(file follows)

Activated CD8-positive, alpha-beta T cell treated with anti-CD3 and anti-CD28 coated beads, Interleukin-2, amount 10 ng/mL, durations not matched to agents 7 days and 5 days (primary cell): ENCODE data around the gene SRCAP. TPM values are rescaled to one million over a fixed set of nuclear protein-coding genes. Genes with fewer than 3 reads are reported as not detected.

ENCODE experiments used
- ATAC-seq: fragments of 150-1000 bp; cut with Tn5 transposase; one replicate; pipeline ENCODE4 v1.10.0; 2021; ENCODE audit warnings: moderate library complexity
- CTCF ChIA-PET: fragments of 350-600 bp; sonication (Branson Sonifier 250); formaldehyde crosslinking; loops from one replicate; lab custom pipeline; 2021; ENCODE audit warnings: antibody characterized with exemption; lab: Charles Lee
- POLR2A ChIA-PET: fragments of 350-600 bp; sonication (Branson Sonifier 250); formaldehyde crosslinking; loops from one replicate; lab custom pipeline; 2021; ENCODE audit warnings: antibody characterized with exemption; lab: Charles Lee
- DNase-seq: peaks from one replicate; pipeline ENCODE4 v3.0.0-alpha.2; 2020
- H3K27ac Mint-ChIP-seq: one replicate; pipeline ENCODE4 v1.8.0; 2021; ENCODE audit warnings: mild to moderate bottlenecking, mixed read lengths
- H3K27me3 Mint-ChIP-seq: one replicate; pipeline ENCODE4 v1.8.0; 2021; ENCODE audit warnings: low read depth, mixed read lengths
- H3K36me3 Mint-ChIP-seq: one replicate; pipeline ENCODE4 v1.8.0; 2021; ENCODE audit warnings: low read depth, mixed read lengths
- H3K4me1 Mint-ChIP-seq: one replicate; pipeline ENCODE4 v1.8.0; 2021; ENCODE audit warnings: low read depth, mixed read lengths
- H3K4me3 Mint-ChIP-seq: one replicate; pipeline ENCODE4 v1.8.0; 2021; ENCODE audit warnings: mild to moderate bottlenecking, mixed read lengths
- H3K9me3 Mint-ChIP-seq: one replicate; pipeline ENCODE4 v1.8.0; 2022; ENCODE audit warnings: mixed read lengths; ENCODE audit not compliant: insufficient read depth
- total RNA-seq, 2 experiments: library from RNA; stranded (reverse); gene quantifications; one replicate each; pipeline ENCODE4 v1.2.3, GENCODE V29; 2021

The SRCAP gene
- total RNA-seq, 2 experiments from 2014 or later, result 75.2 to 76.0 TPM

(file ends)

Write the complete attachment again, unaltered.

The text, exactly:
Activated CD8-positive, alpha-beta T cell treated with anti-CD3 and anti-CD28 coated beads, Interleukin-2, amount 10 ng/mL, durations not matched to agents 7 days and 5 days (primary cell): ENCODE data around the gene SRCAP. TPM values are rescaled to one million over a fixed set of nuclear protein-coding genes. Genes with fewer than 3 reads are reported as not detected.

ENCODE experiments used
- ATAC-seq: fragments of 150-1000 bp; cut with Tn5 transposase; one replicate; pipeline ENCODE4 v1.10.0; 2021; ENCODE audit warnings: moderate library complexity
- CTCF ChIA-PET: fragments of 350-600 bp; sonication (Branson Sonifier 250); formaldehyde crosslinking; loops from one replicate; lab custom pipeline; 2021; ENCODE audit warnings: antibody characterized with exemption; lab: Charles Lee
- POLR2A ChIA-PET: fragments of 350-600 bp; sonication (Branson Sonifier 250); formaldehyde crosslinking; loops from one replicate; lab custom pipeline; 2021; ENCODE audit warnings: antibody characterized with exemption; lab: Charles Lee
- DNase-seq: peaks from one replicate; pipeline ENCODE4 v3.0.0-alpha.2; 2020
- H3K27ac Mint-ChIP-seq: one replicate; pipeline ENCODE4 v1.8.0; 2021; ENCODE audit warnings: mild to moderate bottlenecking, mixed read lengths
- H3K27me3 Mint-ChIP-seq: one replicate; pipeline ENCODE4 v1.8.0; 2021; ENCODE audit warnings: low read depth, mixed read lengths
- H3K36me3 Mint-ChIP-seq: one replicate; pipeline ENCODE4 v1.8.0; 2021; ENCODE audit warnings: low read depth, mixed read lengths
- H3K4me1 Mint-ChIP-seq: one replicate; pipeline ENCODE4 v1.8.0; 2021; ENCODE audit warnings: low read depth, mixed read lengths
- H3K4me3 Mint-ChIP-seq: one replicate; pipeline ENCODE4 v1.8.0; 2021; ENCODE audit warnings: mild to moderate bottlenecking, mixed read lengths
- H3K9me3 Mint-ChIP-seq: one replicate; pipeline ENCODE4 v1.8.0; 2022; ENCODE audit warnings: mixed read lengths; ENCODE audit not compliant: insufficient read depth
- total RNA-seq, 2 experiments: library from RNA; stranded (reverse); gene quantifications; one replicate each; pipeline ENCODE4 v1.2.3, GENCODE V29; 2021

The SRCAP gene
- total RNA-seq, 2 experiments from 2014 or later, result 75.2 to 76.0 TPM